What Are Macular Holes and Puckers?
The macula is a structure that helps form the central part of the retina. In this area, it has a high level of photoreceptor cells that sense light and send the messages back to the brain, which interprets the information as images. If you have certain conditions that damage the macula, you may experience blurred or fuzzy vision. Two very common conditions that can greatly impact the macula include macular holes and macular puckers. Our ophthalmologists at Ophthalmology Associates of the Valley in the San Fernando Valley of Los Angeles, CA have years of experience diagnosing and treating these conditions and can help improve your vision.
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"I completely rely on Dr. Elkins to manage my eye care. He is professional without being stiff. The whole office runs like clockwork, and all are pleasant. I have a condition that needs immediate care at times, and Dr. Elkins said to just come over, as the procedure takes 5 minutes and they just fit me in. Very pleased with this group."- M.W. / Demandforce / Jan 06, 2023
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What Are The Signs of macular holes and puckers?
A macular pucker is a thin line of scar tissue that forms over the retina. Scar tissue may be mild or severe, and in some cases, it tends to look like plastic during an eye exam. For more severe cases of macular pucker, it may cause the macula to wrinkle or look distorted. Compared to a macula pucker, macular holes look like a micro-injury or hole that goes all the way through the macula. If you suffer from either of these conditions, you may experience a few common symptoms, including:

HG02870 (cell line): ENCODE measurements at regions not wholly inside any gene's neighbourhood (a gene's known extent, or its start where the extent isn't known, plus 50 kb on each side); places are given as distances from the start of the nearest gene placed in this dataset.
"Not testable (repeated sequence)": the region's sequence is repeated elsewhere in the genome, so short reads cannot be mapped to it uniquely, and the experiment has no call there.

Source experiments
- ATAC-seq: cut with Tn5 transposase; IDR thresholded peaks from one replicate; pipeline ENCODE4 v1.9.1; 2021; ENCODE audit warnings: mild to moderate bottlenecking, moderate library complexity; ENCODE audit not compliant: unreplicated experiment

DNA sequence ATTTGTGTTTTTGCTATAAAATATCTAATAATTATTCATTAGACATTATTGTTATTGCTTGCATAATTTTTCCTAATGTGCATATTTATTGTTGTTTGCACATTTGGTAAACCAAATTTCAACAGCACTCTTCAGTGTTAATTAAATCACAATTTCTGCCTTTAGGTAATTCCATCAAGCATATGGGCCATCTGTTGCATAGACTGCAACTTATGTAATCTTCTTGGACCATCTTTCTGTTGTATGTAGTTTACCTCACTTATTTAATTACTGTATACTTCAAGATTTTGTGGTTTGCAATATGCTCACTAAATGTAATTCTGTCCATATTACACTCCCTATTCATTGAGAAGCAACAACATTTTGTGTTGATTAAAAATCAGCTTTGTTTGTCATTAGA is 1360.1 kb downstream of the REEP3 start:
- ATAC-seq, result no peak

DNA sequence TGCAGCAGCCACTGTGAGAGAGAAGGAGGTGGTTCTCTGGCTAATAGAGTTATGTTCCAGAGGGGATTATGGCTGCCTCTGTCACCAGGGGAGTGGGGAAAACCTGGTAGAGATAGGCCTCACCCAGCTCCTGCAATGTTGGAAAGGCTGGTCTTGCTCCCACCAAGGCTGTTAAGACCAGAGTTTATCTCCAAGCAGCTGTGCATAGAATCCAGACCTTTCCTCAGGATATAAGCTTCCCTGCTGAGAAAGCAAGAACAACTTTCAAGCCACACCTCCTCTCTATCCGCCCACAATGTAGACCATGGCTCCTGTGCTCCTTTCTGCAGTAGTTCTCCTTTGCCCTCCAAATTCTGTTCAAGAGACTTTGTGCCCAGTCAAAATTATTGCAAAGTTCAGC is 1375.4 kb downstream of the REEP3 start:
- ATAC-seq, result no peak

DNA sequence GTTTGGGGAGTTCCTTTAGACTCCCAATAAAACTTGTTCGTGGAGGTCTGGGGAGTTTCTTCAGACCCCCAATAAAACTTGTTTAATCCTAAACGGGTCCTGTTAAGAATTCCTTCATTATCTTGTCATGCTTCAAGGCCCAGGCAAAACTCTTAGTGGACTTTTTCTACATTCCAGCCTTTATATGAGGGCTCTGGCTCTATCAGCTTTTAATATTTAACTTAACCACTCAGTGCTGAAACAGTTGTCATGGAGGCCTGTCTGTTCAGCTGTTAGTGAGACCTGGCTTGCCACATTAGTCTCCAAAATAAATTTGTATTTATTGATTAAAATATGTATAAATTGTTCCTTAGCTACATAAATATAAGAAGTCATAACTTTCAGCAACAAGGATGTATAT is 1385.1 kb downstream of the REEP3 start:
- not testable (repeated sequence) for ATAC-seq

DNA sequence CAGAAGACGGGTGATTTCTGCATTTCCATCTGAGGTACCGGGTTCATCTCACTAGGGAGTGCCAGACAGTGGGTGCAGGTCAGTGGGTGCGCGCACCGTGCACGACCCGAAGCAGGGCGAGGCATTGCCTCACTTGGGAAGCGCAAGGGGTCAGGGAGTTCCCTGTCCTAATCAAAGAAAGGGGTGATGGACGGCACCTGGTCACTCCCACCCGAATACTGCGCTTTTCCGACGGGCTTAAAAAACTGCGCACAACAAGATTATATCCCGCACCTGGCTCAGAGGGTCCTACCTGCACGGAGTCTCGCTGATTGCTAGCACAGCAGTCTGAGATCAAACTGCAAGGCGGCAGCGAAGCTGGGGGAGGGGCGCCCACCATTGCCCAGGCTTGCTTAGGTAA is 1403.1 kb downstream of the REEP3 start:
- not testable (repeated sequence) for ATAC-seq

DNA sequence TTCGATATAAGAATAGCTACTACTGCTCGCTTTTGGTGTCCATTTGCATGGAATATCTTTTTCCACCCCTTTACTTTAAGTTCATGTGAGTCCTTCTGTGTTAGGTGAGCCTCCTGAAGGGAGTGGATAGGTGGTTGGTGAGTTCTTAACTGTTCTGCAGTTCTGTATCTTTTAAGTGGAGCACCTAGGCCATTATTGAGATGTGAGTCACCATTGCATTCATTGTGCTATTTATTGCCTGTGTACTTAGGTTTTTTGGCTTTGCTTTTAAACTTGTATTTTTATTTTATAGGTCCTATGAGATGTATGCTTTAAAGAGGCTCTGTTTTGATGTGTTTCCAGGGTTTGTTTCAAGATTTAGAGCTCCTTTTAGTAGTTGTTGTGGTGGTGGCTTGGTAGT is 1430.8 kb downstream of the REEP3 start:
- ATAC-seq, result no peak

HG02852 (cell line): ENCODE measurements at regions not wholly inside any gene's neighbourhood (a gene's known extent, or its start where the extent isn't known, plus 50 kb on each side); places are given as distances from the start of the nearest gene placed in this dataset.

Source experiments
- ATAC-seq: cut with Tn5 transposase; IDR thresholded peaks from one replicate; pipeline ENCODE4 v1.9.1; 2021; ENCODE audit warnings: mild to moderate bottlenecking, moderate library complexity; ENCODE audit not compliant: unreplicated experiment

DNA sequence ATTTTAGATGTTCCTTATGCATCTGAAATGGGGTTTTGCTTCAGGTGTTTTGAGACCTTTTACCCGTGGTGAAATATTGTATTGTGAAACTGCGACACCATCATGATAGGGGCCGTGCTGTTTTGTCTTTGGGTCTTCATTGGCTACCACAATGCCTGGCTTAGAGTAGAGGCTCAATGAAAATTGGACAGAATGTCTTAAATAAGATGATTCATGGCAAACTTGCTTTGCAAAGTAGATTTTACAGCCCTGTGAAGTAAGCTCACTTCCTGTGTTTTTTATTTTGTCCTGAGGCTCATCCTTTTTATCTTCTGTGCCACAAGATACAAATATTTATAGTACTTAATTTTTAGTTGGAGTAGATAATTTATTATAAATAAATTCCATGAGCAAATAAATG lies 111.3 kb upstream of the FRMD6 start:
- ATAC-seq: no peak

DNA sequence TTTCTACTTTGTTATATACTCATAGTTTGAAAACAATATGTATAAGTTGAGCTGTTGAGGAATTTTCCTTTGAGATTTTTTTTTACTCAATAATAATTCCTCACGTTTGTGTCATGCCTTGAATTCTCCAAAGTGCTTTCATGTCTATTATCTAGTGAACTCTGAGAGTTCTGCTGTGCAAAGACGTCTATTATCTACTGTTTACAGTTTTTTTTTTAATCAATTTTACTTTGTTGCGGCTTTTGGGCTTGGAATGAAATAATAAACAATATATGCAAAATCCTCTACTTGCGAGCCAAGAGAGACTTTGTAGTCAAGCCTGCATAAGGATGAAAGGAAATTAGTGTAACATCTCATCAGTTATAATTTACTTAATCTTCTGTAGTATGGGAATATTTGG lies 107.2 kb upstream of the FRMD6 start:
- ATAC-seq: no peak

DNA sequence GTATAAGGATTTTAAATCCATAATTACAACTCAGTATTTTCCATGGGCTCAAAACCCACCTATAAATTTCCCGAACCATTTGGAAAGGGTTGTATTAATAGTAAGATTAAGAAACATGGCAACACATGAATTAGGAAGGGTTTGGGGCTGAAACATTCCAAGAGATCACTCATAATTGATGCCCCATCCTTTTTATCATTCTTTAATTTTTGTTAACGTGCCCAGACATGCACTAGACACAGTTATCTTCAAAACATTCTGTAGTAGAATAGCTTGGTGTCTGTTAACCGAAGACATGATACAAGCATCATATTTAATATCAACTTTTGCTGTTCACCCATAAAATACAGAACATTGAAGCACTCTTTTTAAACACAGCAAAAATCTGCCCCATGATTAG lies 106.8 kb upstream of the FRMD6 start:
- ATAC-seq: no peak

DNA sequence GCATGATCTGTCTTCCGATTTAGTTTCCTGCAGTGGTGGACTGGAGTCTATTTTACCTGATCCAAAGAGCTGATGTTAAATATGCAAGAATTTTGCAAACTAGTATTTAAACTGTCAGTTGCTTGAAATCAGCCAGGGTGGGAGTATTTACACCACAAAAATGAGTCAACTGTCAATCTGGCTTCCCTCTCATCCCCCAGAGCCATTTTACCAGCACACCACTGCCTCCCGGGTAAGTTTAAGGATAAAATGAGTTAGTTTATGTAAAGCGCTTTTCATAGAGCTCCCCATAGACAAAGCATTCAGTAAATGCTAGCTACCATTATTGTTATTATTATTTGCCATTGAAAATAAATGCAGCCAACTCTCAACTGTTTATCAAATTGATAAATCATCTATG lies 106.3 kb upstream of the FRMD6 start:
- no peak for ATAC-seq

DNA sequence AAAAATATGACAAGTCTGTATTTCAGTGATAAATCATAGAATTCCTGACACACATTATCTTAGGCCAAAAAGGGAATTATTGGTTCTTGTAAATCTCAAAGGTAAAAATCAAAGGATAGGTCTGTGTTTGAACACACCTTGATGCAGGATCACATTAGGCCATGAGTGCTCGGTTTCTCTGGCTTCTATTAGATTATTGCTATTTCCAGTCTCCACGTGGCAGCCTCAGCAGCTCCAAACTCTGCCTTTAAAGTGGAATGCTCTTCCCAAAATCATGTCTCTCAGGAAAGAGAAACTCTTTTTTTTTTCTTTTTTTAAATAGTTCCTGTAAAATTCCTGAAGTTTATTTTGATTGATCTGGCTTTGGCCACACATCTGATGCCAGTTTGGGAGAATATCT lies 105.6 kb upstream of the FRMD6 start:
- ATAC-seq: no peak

- Blurred central vision
- Wavy or distorted vision, such as straight lines that appear to bend
- Difficulty seeing detail
- Trouble reading small print
- A blind spot or gray area in your central vision
- Blurred vision and distortion
- Occurrence of blind spots
What Causes macular holes and puckers?
Generally, the most common reason for a macular pucker is because of age-related deterioration of the structures within the eye. As you start to age, the vitreous gel starts to shrink. If it shrinks enough, this gel can break away from its normal spot and create damage or swelling, which results in a macular pucker. In other cases, the vitreous gel does not detach without harming the delicate structure of the retina, which creates a macular hole. A macular pucker can also be caused by an injury or trauma to the eye, which causes scar tissue. Certain medical conditions, such as diabetes, may create a macular pucker because of the impact it has on retinal blood vessels.
How Are Macular Puckers and Holes Diagnosed?